Blood sugar test

Definition

A blood sugar test measures the amount of a sugar called glucose in a sample of your blood.

Glucose is a major source of energy for most cells of the body, including brain cells. Glucose is a building block for carbohydrates. Carbohydrates are found in fruit, cereal, bread, pasta, and rice. Carbohydrates are quickly turned into glucose in your body. This can raise your blood glucose level.

Hormones made in the body help control blood glucose level.

Alternative Names

Random blood sugar; Blood sugar level; Fasting blood sugar; Glucose test; Diabetic screening - blood sugar test; Diabetes - blood sugar test

How the Test is Performed

A blood sample is needed.

How to Prepare for the Test

The test may be done in the following ways:

How the Test will Feel

When the needle is inserted to draw blood, some people feel moderate pain. Others feel only a prick or stinging. Afterward, there may be some throbbing or slight bruising. This soon goes away.

Why the Test is Performed

Your health care provider may order this test if you have signs of diabetes. More than likely, the provider will order a fasting blood sugar test.

The blood glucose test is also used to monitor people who already have diabetes.

The test may also be done if you have:

SCREENING FOR DIABETES

This test may also be used to screen a person for diabetes.

High blood sugar and diabetes may not cause symptoms in the early stages. A fasting blood sugar test is almost always done to screen for diabetes for all people over age 35. If you have no other diabetes risk factors, you should be tested every 3 years (more often if your weight is rising).

If you're overweight and have any of the other risk factors below, ask your provider about getting tested at an earlier age and more often:

Children age 10 and older who are overweight and have at least two of the risk factors listed above should be tested for type 2 diabetes every 3 years, even if they have no symptoms.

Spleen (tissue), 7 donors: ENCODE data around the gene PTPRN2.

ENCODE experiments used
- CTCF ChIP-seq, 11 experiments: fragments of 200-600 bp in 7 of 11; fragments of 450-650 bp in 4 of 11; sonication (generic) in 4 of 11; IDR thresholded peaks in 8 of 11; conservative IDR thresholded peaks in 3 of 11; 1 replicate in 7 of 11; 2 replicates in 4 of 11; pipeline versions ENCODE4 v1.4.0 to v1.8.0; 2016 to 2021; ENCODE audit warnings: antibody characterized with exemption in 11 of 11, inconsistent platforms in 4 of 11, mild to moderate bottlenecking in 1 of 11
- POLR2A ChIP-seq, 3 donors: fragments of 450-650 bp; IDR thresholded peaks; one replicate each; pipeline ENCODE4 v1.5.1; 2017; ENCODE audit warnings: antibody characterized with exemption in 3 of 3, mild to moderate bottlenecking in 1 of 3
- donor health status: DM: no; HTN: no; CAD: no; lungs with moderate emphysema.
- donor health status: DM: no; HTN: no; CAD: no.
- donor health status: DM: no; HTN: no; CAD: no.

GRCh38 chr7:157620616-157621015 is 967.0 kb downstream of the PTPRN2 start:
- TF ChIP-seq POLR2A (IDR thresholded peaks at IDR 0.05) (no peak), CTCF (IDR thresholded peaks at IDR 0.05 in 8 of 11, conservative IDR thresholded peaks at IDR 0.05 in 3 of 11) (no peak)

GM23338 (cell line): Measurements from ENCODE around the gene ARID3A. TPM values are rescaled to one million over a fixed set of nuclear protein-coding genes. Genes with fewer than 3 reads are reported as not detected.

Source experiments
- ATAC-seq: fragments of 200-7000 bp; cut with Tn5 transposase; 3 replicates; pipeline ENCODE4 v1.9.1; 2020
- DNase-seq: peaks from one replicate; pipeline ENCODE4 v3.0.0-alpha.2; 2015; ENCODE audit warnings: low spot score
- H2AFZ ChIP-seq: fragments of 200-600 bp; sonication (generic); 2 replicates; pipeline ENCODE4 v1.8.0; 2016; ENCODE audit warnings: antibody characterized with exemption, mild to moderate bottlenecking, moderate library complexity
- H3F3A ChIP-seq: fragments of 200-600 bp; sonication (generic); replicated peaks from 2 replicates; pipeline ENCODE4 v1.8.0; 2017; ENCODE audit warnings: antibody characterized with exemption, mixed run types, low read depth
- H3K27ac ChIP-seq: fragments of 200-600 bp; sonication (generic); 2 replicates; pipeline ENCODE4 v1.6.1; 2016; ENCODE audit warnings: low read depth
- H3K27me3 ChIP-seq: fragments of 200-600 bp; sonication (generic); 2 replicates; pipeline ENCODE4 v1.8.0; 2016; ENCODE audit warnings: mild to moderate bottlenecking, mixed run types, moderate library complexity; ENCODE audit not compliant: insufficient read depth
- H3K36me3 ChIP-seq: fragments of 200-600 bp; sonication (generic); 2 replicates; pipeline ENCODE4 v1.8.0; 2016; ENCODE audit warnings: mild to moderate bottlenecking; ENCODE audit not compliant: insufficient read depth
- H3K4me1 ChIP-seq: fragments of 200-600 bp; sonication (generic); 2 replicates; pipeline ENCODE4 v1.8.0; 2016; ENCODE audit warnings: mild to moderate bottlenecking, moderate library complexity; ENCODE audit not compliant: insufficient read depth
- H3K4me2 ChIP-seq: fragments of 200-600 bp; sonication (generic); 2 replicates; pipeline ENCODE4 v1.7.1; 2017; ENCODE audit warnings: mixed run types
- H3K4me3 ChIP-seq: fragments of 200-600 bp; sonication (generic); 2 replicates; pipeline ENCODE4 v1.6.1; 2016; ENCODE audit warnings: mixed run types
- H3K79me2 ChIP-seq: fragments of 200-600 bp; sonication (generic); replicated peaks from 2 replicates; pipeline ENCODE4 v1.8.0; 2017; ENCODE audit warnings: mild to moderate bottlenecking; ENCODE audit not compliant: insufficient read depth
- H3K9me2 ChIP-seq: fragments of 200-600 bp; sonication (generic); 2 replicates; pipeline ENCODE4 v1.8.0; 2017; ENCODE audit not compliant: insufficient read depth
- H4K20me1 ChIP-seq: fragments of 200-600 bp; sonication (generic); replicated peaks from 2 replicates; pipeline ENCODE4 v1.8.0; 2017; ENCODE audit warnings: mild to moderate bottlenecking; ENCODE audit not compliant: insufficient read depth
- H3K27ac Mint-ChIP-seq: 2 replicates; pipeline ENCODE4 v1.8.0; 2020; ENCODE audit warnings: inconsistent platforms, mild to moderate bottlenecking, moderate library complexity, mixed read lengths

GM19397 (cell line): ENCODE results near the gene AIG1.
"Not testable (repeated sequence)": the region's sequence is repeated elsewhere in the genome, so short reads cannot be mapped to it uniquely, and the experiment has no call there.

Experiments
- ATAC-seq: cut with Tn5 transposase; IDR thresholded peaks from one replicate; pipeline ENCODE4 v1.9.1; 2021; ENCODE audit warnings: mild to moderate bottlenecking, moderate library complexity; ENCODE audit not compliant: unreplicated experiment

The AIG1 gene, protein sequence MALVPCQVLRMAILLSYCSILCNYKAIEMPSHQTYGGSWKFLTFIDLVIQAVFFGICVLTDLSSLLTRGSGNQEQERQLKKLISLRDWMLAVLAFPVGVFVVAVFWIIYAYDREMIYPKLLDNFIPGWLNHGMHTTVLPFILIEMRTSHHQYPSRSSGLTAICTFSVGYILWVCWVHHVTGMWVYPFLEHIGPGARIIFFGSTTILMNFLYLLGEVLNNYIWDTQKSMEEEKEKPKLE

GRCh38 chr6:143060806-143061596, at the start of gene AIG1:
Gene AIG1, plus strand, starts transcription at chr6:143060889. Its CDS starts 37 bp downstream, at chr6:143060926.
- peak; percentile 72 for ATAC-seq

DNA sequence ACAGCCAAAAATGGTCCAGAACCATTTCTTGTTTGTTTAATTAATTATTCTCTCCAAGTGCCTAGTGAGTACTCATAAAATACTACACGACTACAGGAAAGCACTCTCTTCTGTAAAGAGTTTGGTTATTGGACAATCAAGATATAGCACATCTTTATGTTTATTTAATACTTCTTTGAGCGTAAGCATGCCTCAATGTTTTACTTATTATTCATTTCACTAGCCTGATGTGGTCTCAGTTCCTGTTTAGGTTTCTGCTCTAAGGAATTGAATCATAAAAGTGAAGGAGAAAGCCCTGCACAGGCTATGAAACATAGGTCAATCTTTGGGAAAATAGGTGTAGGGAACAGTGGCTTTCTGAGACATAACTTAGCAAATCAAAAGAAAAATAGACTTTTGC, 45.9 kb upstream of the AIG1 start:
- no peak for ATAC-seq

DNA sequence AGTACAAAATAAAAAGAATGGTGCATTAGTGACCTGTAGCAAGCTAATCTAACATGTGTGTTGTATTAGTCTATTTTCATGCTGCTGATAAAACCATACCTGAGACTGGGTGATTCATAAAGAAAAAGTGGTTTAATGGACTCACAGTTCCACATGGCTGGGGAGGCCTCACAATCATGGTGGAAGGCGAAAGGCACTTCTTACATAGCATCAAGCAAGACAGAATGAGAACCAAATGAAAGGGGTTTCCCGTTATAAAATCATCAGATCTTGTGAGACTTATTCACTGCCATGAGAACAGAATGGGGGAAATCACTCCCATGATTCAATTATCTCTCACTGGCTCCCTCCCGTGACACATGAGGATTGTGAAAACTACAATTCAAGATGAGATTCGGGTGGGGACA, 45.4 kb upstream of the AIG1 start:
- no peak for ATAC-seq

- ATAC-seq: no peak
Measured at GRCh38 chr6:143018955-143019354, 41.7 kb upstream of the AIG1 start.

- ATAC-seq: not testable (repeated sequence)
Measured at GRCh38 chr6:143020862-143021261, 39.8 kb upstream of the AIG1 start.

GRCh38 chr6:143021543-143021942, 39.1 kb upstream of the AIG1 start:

Normal Results

If you had a fasting blood glucose test, a level between 70 and 100 mg/dL (3.9 and 5.6 mmol/L) is considered normal.

If you had a random blood glucose test, a normal result depends on when you last ate. Most of the time, the blood glucose level will be 125 mg/dL (6.9 mmol/L) or lower.

The examples above show the common measurements for results of these tests. Normal value ranges may vary slightly among different laboratories. Some labs use different measurements or may test different specimens. Talk to your provider about the meaning of your specific test results.

Blood glucose measured by a blood test from a vein is considered more accurate than blood glucose measured from a fingerstick with a blood glucose meter, or blood glucose measured by a continuous glucose monitor.

What Abnormal Results Mean

If you had a fasting blood glucose test:

If you had a random blood glucose test:

Other medical problems can also cause a higher-than-normal blood glucose level, including:

A lower-than-normal blood glucose level (hypoglycemia) may be due to:

Some medicines can raise or lower your blood glucose level. Before having the test, tell your provider about all the medicines you are taking.

For some thin young women, a fasting blood sugar level below 70 mg/dL (3.9 mmol/L) may be normal.

Risks

There is little risk involved with having your blood taken. Veins and arteries vary in size from one person to another and from one side of the body to the other. Obtaining a blood sample from some people may be more difficult than from others.

Other risks associated with having blood drawn are slight, but may include:

References

American Diabetes Association. 2. Classification and Diagnosis of Diabetes: Standards of Medical Care in Diabetes-2022. Diabetes Care. 2022. diabetesjournals.org/care/article/45/Supplement_1/S17/138925/2-Classification-and-Diagnosis-of-Diabetes. Accessed April 22, 2022.

US Preventive Services Task Force, Davidson KW, Barry MJ, Mangione CM, et al. Screening for prediabetes and type 2 diabetes: US Preventive Services Task Force recommendation statement. JAMA. 2021;326(8):736-743. PMID: 34427594 pubmed.ncbi.nlm.nih.gov/34427594/.


Review Date: 1/9/2022
Reviewed By: Robert Hurd, MD, Professor of Endocrinology and Health Care Ethics, Xavier University, Cincinnati, OH. Review provided by VeriMed Healthcare Network. Also reviewed by David Zieve, MD, MHA, Medical Director, Brenda Conaway, Editorial Director, and the A.D.A.M. Editorial team.
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